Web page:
[Fwd: LF: Horizontal polarisation on LF?]
Sat, 17 Jul 1999 01:59:55 +0000 (GMT)
This discussion has some real merit. At HF, and presumably at LF, a
vertical wave only reflects off of the ground due to the "real" component
of the ground impedence. The result is that a lossy ground absorbs the
vertical component of the wave as a fraction of the R value.
On the other hand, horizontal waves are reflected as well by "imaginary"
component of the ground impedence as well as the "real" component. Water
has a very high dielectric constant in this case and thus can reflect the
At LF the antenna is very very close to the ground so the reflection may
be a function of some components that are neglected for HF so there may
be a problem with horizontal waves.
There is no problem, at least in concept, with erecting a dipole with some
capacity hats on the ends and then using a pair of tuning coils similar to
the single tuning coil used with the vertical Marconi.
This concept may have real merit for sky wave LF DXing.
> > Hi all,
> > Taking up the thread of the ERP discussion, and consideration of
> > verticals or a dipole:
> > At the rather long wavelengths of interest, amateur antennas at LF are
> > usually very short in electrical length terms. The presence of "earth"
> > can not be separated from the antenna environment. The "earth" is a
> > combination of conductance and dielectric. The launching of a radiated
> > wave is greatly facilitated by using the ground conductivity, and is why
> > VERTICAL POLARISATION is the main mode of antenna operation, and ensuing
> > GROUND WAVES are relied on for reliable coverage (at least that is the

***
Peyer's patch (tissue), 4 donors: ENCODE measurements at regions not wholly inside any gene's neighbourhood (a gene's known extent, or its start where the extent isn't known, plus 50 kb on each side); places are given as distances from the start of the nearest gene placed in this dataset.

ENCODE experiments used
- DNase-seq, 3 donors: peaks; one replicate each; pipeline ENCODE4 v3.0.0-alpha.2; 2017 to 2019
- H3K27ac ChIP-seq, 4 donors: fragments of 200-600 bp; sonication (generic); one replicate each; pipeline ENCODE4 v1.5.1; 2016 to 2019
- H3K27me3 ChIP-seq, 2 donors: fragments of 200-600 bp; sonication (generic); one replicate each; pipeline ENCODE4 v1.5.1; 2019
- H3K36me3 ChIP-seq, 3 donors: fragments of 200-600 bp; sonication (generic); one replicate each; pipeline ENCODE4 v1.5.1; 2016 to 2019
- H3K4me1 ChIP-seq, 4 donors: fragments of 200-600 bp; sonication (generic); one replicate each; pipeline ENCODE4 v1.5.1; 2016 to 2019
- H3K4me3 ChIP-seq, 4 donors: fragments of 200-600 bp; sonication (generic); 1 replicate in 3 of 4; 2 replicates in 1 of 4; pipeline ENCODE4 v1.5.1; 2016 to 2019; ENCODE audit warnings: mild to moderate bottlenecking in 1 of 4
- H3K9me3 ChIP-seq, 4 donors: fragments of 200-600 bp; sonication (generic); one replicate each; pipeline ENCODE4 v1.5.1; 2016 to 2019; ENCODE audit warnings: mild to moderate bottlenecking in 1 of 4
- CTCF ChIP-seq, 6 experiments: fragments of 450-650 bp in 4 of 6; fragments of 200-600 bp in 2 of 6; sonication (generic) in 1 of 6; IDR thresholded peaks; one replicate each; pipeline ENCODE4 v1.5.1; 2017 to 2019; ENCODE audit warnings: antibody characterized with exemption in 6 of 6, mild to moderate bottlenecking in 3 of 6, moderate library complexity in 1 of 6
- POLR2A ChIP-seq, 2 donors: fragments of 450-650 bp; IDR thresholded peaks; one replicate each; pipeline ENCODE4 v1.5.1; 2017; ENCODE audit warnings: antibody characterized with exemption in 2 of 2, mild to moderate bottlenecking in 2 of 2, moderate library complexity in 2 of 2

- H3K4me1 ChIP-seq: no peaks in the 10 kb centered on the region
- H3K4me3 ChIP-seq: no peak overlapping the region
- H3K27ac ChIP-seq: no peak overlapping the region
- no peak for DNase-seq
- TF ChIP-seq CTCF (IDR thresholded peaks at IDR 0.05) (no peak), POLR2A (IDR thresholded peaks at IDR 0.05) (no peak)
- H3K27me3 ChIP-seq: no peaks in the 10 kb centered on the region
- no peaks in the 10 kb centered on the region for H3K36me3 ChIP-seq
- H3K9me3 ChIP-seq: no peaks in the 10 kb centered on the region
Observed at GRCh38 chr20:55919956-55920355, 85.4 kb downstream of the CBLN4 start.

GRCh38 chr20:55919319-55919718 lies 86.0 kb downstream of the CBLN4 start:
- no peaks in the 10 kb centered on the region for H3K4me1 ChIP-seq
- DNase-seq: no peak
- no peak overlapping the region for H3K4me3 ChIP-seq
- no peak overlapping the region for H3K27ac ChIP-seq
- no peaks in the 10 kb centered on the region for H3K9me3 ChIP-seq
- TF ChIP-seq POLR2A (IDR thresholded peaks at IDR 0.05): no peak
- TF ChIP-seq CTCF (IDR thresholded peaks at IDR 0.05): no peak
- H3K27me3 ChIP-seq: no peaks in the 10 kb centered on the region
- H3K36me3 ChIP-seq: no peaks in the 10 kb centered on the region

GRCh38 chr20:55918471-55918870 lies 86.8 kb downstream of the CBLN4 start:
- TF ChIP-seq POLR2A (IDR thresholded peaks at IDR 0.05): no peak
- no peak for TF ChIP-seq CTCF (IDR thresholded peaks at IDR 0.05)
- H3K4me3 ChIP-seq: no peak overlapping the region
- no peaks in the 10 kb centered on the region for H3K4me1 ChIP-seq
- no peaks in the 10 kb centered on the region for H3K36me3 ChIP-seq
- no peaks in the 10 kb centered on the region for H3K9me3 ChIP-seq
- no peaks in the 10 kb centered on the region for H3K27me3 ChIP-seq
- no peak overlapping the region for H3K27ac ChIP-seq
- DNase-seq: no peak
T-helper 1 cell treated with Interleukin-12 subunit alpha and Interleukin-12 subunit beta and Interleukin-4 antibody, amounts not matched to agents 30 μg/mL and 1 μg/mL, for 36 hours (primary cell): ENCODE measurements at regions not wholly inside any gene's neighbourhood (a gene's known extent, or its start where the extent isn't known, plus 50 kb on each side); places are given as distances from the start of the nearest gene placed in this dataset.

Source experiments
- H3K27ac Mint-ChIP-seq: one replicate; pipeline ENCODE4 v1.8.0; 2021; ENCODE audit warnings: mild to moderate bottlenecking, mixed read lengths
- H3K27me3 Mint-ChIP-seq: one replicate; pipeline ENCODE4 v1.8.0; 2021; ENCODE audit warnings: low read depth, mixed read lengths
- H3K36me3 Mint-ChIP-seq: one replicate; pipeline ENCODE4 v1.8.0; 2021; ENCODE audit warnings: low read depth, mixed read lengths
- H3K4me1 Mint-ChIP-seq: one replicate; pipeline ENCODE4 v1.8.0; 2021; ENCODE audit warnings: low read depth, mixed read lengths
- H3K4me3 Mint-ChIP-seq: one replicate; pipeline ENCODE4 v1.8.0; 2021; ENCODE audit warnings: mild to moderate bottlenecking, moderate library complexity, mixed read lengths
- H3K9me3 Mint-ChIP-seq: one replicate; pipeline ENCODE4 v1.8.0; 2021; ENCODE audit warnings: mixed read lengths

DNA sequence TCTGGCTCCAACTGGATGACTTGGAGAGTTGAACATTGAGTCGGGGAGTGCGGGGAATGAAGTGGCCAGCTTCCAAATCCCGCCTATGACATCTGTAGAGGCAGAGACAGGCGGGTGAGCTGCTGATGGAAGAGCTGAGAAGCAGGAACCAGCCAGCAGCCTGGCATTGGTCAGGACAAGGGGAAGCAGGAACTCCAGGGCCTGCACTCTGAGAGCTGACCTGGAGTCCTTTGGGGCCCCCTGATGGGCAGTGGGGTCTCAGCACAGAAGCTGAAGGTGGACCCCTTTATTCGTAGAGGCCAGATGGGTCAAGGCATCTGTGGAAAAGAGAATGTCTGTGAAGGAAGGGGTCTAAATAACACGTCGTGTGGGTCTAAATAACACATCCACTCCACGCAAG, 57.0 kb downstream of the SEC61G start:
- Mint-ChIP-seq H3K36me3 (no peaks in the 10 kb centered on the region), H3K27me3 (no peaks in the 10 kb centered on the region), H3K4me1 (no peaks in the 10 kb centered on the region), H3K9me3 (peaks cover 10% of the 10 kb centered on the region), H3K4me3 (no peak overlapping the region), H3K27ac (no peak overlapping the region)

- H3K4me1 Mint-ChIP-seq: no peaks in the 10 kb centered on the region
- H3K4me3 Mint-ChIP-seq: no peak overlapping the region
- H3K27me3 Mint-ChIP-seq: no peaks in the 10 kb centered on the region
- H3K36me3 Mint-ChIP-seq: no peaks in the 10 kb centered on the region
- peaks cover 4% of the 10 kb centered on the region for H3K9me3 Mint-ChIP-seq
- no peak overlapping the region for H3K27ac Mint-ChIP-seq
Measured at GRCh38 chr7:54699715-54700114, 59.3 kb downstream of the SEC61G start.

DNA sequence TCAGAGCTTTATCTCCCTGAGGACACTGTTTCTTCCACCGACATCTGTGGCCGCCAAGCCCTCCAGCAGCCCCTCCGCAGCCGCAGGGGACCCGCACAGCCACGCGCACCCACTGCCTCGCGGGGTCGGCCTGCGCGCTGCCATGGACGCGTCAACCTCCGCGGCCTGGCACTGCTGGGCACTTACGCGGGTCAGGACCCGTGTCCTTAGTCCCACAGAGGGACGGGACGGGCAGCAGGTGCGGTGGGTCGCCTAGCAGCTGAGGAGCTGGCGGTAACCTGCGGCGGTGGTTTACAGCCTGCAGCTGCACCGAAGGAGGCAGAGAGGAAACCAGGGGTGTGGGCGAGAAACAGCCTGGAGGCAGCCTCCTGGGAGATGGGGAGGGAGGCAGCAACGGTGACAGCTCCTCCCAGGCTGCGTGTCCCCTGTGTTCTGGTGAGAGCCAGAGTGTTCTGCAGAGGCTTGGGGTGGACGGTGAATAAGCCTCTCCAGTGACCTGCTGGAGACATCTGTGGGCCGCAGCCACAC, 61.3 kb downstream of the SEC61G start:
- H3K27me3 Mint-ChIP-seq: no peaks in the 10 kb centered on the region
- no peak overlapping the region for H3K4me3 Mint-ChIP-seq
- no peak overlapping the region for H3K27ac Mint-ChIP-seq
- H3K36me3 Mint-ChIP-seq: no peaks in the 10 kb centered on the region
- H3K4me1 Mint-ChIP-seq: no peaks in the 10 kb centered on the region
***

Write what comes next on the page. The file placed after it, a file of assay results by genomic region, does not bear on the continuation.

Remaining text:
> > reasoning for most of the broadcast and military LF systems). Usual
> > practice is to have a "big antenna with lots of top loading" and "lots
> > of ground radials". LF amateurs are mostly building small scale
> > versions of what the "big boys" do i.e. a Marconi T or variant.
> > However, the best of amateur LF DX is usually a result of SKY WAVE
> > propagation, even if the amateur antennas are vertically polarised (the
> > polarisation reflected by the ionosphere could be random, but only the
> > vertical component is efficiently received). If sky wave mode is what
> > is actually being sought after, then it may well be worth experimenting
> > with a horizontal "dipole"? The ground conductivity will try to "short
> > out" the launching of a ground wave, but who cares if sky waves are the
> > desired main objective? A horizontal wire electrically close to ground
> > provides a "near vertical incidence" radiation pattern, with most power
> > "going upwards", but with sufficient angular spread to provide
> > reasonable DX from a one hop path via an ionospheric reflection.
We may gain enough at reasonable sky wave angles to make up for much
energy going straight up.
> > One New Zealand amateur, Bruce ZL1WB, uses a very long wire strung out
> > over a gully, and with only 30 watts of RF power applied, is the most
> > often copied ZL LF amateur station in Australia (spanning the Tasman
> > Sea, a definite sky wave path, signals are zero much of the time during
> > daylight hours). So there is a suggestion that the very long wire that
> > is mostly horizontal in nature does provide good LF DX.
Worthwhile data point to keep in mind.
> > So, casting aside the preconditioning about vertical polarisation and
> > LF, I suggest that it would be well worth investigating from the point
> > of view of sky wave DX potential.
AMRAD may be able to get enough stations on the air to compare vertical
vs. horizontal side in real time.
> > Does anyone have a back yard that is a half wave across on LF :) I do
> > not :(
I don't think this is required. I would like to see dimensionaly similar
horizonatal vs. vertical. Otherwise we may find ourselves only proving
that biger is better.
> > > > Regards,
> > Bob ZL2CA
Good thinking for someone who hangs upside down allll the time. :-)
Maybe I should try it.
> > PS I would ask Finbar if he could erect a second big mast for the other
> > end of an LF dipole?